Experts to Borrowers: ‘Help Lenders Help You’

By Natalie Dolce of
Thursday, May 07, 2009

“If a borrower can’t cover operating costs in the near future, instead of defaulting, a borrower needs to be honest with a lender before it is too late.” So said panelists at the Meet the Money, Debt and Equity Financing for Hotels conference held Wednesday at the Sheraton Gateway Los Angeles Hotel.

Patrick O’Neal, of Midland Loan Services Inc. and a panelist in a session titled “The Note is Coming Due: Strategies and Approaches for Value Enhancement… and Other Opportunities” says it is important to “state what your case is, (if you are a borrower) let the lender know, put it in writing, and never lie… Nobody wants your property…that is not our goal.”

The morning session was moderated by Jim Butler, chairman of the global hospitality group at Jeffer, Mangers, Butler & Marmaro LLP, which put on the event. “The current economic crisis is creating unprecedented challenges and opportunities for hoteliers, resulting in the greatest repositioning of wealth since the 1930s,” said conference host Butler.

The 19th annual conference themed “Out of Panic and into Unprecedented Opportunities” looked to lessons from the past, but also focused on the defining differences that create challenges and opportunities this time around.

Other panelists in the session included Jack Westergom of Manhattan Hospitality Advisors; Steve Van, Prism Hotels & Resorts; Jackie Brome of Capmark Inc.; and Troy Miller of Centerline Capital Group. Butler asked the question of how to create value in an asset, where Westergom said that some of the things one can do to tap into the hidden value of an asset include cost containment, revenue enhancement, and adjusting.

“We have seen borrowers ready to throw in the keys,” says Butler. “Through analysis work–we have been able to on the borrower side–to create enough value to give the lender enough incentive to give something to the borrower.”

Incentives are key says Westergom. “The borrower can’t show up to the table with the same plan they came to the table with,” he says. “You can’t expect the lender to know the specifics of the market. You need to help them become familiar with them. You need to help them understand the market drivers.”

Certain Deals Still Get Done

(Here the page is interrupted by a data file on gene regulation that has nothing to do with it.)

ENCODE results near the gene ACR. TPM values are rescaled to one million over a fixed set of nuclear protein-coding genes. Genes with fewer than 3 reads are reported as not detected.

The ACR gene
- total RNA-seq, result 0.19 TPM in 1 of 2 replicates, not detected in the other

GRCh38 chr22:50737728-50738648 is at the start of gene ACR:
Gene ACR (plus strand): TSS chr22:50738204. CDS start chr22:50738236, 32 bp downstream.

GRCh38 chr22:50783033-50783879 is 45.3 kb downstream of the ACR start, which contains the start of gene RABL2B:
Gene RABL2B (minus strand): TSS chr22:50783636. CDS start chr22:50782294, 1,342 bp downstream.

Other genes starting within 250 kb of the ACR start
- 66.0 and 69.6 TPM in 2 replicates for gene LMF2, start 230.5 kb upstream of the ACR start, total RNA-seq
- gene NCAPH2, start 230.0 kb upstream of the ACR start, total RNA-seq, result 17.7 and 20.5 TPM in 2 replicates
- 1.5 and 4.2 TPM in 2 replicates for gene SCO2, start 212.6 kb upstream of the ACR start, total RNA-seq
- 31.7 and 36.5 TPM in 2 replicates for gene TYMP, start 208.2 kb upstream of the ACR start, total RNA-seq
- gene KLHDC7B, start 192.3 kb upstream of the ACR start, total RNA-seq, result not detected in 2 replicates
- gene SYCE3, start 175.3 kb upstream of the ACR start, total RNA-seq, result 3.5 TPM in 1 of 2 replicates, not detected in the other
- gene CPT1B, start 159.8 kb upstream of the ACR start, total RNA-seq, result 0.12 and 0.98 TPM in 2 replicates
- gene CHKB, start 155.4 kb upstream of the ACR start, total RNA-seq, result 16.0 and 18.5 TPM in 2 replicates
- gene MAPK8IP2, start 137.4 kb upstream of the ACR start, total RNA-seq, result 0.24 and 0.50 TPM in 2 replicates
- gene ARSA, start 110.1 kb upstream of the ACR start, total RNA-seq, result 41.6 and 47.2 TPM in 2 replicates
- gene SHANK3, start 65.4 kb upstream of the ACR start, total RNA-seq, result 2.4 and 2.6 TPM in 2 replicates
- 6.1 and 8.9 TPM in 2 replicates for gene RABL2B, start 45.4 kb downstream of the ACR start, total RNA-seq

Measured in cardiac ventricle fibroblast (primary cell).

In other hotel finance news, sources in the following panel, “What’s Happening in Capital Markets? Are any Deals Getting Done? Where and How?” said that there are certain deals getting done in this environment. “There is activity,” said moderator Michael Cahill of HREC Investment Advisors, “but on the other side, there have also been deals we have not been able to close.”

Panelists on the session included: David Schachter of Reedland Capital Partners; Marty Collins of Gatehouse Capital; Neil Freeman of Aries Capital LLC; Henry Vickers of AEW Capital Management; Kevin Donahue of Midland Loan Services Inc.; and Abid Gilani of Marriott International Inc.

“We are working on a loan workout involved in the capital markets,” said Schachter. He continues that his company is working with a hotel owner in the Bay Area that have a $25 million loan that is in default and his company is bringing in a private equity source that together with his firm and the borrower, are bringing in a discount. “In doing so, the hotel owner will live to see another day.”

Schachter mentioned another scenario where his company has a new hotel construction loan it is working on. “There are a number of large global banks that are still making construction loans,” he said. “We are working with a handful of lenders around the country that are doing these types of loans.” He added that it is not easy to get construction loans done, but he said that “the good news is if you have a strong enough developer and they are looking for under $20 million, it can get done.”

Donahue explains that there are opportunities, and Midland is considering note sales, but it is “really trying to simply preserve debt of what we have.” He added that “I think everyone is scrambling for answers. We are more willing to listen to borrowers. We encourage creativity and we try to be flexible but they have to be adding something to the solution.”

Marriott is also seeking opportunities, explained Gilani, but mostly conversion opportunities in markets where the company does not yet have a presence.

Collins explained that “the idea of people getting funds to develop from the ground up is so over. It is over perhaps for the next half decade.” He did add that although there are always exceptions to this, “developers need to redefine themselves.”